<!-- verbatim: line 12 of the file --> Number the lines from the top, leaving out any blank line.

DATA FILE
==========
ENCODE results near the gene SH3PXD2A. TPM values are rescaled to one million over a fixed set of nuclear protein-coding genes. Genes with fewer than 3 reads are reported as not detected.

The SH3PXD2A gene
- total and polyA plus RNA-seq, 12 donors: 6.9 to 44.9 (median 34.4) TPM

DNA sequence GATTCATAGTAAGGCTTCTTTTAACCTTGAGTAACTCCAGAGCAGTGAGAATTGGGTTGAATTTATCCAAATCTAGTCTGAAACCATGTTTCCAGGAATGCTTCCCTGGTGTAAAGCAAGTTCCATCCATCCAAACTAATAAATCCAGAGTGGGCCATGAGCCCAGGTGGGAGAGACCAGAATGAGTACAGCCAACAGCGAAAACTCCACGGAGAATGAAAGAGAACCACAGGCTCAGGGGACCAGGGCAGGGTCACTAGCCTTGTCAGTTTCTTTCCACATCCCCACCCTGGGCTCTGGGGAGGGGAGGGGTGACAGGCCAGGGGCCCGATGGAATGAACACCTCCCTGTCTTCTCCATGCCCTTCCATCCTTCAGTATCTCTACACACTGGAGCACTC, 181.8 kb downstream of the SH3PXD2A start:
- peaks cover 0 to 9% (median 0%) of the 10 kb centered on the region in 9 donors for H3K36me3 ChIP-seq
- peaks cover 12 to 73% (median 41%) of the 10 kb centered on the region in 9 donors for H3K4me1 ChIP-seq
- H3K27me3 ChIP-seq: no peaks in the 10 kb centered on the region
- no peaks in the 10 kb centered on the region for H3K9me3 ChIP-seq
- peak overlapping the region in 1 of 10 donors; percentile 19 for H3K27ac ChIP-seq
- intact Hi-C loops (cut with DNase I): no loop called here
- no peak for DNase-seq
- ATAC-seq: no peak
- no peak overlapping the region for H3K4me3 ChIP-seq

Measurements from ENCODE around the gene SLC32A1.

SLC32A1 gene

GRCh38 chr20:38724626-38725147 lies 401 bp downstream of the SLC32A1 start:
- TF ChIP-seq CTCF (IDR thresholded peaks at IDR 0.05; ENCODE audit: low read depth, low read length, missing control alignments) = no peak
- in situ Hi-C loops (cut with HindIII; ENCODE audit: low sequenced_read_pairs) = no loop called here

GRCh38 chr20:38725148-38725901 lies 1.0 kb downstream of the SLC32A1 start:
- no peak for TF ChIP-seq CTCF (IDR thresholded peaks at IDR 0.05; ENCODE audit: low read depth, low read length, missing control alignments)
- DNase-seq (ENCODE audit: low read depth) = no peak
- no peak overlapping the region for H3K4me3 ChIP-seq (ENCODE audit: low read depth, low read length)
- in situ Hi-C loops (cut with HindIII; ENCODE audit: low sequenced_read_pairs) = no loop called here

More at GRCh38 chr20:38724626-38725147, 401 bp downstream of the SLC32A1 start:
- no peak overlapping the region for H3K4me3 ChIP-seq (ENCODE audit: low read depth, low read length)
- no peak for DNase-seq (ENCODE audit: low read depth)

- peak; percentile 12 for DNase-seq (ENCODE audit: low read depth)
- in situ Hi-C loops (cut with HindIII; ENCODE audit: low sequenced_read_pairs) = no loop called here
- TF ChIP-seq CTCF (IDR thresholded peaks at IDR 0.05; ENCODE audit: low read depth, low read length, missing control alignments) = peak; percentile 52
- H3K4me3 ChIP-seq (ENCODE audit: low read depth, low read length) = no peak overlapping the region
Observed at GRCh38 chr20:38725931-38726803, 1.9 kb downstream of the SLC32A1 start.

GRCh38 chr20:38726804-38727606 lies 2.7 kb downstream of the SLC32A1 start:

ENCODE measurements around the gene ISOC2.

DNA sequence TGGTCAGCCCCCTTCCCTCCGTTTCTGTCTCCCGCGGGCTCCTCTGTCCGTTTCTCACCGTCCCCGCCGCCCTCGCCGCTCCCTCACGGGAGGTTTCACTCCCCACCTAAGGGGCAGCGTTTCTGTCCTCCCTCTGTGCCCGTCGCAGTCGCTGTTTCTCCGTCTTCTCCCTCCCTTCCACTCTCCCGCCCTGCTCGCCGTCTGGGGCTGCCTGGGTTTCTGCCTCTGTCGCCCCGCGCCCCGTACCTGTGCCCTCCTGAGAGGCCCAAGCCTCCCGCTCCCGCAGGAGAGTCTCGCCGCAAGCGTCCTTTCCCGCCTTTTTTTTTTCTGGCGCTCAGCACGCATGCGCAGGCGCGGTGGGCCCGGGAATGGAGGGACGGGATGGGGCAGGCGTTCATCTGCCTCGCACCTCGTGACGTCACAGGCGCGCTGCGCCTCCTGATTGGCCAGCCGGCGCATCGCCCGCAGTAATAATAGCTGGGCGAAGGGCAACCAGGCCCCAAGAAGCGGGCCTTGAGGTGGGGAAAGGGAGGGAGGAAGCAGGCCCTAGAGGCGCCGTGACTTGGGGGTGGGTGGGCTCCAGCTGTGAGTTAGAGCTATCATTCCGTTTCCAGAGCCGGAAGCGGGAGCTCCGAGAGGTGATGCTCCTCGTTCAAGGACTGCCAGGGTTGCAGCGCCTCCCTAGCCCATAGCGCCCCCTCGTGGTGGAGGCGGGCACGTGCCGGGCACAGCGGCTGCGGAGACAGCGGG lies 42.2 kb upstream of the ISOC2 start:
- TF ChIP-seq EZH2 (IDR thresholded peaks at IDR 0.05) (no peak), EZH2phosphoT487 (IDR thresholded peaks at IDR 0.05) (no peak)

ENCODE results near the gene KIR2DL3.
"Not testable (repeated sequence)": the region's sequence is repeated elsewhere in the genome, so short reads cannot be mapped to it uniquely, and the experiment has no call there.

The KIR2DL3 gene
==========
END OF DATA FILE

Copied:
- ATAC-seq: no peak